HL Deb 21 May 1897 vol 49 cc1017-20

asked the Lord President of the Council whether he hoped to be able to introduce a Bill on Secondary Education this Session, or, if not, early next year? He pointed out that two small stopgap Measures had passed this Session on the subject of education, but, so far from satisfying the requirements of the subject, they called aloud for a better adjustment of secondary education in our national system. Advanced secondary education had not been so much added to as confused with primary education, and this confusion had damaged both primary and secondary education. Primary education was overlaid with many wholly irrelevant subjects; there was no clue to the subjects of instruction which properly belonged to it. The Elementary Code was simply a heap of confusion, and by the system of annual addition it was becoming worse confounded every year. Secondary education was equally damaged by this confusion; it was treated simply as a department of elementary instruction, or, if not, it was confused with a great variety of perfectly disconnected institutions which had the result of preventing systematic action and continuity of education. A million annually shovelled out of the Treasury into the laps of County Councils to be spent as they pleased, was an unworthy national provision for secondary education. So large a sum spent anyhow honestly for education must do some good somewhere, but as a whole this causes mischief, besides waste, as preventing better things. The idea of national education as a public undertaking to teach everybody everything is entirely new, and a wandering from former and better ideas. There is now a State ambition to undertake the whole nation's education. Only aristocratic sensitiveness shrinks from accepting it in common. It has already absorbed many small private and endowed schools, and its programme in pretension outbids Eton and Harrow. But our public provision for secondary education is properly meant for the artisan classes. As our primary provision is for a general training from infancy so our secondary should carry that general culture onwards, with special apprenticeship to various industries. Our public purse should not discharge rich manufacturers from parental responsibilities, though it may provide, by free scholarships, for clever children of the poor. In point of administration, also, he urged that, so far as the education question was to be undertaken by the State, there must be a central department instead of the half-dozen departments which were now overlapping each other in their action and competing with each other, thereby hindering anything like systematic continuity. Local authorities, too, are wanted of wider area than School Boards for secondary local requirements. He had the most perfect confidence, however, in the sound sense and judgment of the noble Duke, and in the Vice President, who, he thought, showed in his attempt at legislation last year a sense of how large the scope of the subject was; and his plans, if they had been fairly treated by the House of Commons, though they were on a scale for which the country was hardly prepared, had the materials in them to meet the requirements of the country.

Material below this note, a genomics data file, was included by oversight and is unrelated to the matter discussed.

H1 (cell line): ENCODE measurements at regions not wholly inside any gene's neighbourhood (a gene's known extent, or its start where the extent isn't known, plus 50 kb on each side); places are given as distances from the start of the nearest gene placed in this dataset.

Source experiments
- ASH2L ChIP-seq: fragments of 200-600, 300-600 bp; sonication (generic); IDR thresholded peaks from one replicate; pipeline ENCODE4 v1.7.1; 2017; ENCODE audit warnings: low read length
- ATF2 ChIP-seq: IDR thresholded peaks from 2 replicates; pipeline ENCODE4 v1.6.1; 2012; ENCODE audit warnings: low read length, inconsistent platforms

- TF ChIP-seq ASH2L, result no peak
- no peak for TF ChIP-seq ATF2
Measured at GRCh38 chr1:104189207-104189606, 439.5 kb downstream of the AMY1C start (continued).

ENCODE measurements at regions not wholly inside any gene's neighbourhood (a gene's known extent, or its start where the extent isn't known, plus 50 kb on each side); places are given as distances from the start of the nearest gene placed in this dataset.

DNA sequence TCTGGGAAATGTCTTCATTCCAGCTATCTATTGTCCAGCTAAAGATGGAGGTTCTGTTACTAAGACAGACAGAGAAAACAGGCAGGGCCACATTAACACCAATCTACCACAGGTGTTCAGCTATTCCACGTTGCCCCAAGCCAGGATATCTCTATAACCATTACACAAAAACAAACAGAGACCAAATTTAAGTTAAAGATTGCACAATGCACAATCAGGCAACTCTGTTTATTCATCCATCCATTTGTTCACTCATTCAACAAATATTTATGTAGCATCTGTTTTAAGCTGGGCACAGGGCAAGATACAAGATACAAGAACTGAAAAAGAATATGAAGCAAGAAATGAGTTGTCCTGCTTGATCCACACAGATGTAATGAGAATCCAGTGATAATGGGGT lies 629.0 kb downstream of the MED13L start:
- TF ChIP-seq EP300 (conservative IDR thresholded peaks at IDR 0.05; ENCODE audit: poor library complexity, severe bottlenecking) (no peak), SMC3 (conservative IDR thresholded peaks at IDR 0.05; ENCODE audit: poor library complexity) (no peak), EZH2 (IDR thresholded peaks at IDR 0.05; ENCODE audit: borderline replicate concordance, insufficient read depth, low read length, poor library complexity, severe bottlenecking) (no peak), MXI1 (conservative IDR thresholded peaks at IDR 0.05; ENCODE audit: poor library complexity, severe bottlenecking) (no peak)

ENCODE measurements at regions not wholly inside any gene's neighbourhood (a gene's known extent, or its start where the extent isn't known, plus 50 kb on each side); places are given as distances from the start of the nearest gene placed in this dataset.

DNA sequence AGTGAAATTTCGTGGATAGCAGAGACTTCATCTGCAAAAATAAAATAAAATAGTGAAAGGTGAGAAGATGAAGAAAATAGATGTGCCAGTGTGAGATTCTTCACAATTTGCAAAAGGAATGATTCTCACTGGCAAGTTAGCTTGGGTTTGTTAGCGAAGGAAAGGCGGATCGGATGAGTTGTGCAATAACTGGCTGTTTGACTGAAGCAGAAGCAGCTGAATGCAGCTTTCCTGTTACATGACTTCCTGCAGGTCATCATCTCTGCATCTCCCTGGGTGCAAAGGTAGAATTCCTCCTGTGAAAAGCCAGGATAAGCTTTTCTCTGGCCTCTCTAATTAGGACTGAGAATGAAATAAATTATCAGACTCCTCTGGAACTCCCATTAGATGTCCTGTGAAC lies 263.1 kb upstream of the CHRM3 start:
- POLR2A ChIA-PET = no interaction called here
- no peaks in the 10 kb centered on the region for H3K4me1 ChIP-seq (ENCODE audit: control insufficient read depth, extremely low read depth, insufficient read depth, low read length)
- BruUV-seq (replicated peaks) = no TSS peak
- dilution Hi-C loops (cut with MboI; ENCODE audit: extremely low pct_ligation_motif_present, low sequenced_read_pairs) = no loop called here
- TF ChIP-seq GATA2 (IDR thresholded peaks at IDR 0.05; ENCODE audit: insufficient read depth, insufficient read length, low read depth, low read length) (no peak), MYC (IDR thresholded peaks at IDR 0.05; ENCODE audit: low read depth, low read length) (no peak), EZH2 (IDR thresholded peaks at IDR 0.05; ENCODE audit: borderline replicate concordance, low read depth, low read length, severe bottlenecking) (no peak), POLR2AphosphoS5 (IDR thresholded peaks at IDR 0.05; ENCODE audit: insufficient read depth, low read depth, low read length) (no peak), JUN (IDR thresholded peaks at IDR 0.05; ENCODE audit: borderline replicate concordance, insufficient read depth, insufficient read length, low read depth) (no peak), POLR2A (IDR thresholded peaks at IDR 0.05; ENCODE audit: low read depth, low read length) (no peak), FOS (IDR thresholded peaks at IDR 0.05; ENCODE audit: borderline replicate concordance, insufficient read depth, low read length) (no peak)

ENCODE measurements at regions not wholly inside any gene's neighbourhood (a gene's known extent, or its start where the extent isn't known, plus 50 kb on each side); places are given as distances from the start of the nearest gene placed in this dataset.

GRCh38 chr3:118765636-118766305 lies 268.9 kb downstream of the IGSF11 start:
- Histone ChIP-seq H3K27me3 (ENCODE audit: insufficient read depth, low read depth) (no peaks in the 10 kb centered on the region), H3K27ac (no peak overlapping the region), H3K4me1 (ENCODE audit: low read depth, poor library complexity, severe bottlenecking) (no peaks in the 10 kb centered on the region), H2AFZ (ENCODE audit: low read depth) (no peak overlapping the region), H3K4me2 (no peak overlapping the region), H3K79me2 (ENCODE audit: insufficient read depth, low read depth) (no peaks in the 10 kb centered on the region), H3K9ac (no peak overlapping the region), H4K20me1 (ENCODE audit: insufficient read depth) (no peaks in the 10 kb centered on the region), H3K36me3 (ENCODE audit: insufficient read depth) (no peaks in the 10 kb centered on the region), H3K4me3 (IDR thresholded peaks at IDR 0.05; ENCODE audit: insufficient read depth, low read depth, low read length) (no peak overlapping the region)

I cannot agree with my noble Friend in the opinion that the large sum which was devoted a few years ago to the purposes of technical instruction, and which is being expended through the agency of the County Councils and the Borough Councils, is in any degree being wasted. On the contrary, I believe that, on the whole, the money is being very usefully applied. However, I may say that we are perfectly aware of the importance and urgency of the question to which my noble Friend has called the attention of the House, and we propose to ask Parliament to legislate upon it at the earliest possible opportunity. He has referred to the Measure which was introduced last year, and which was of much wider scope than that which was brought in this year, and I think he has referred in terms of some approval to the proposals contained in the Measure of last year, so far as they related to secondary education. Considering the time that has been devoted by Parliament already to educational questions this year, I do not entertain any hope that we shall be able to ask Parliament to deal seriously with the subject in the course of the present Session. However, I think it will probably be desirable that proposals which the Government are prepared to make on the subject of secondary education should be as long as possible before the country, and that they should receive full consideration and be discussed by those who are interested in the question. I hope, therefore, in the course of the present Session, either in this or the other House, that we shall be able to lay before Parliament in the shape of a Bill, the main proposals which were contained in the Bill of last year so far as they related to secondary education, with some amendments and additions, in order that the general views of the Government may be once more placed before the country, and that the country may be in a position to consider them during the vacation. ["Hear, hear!"]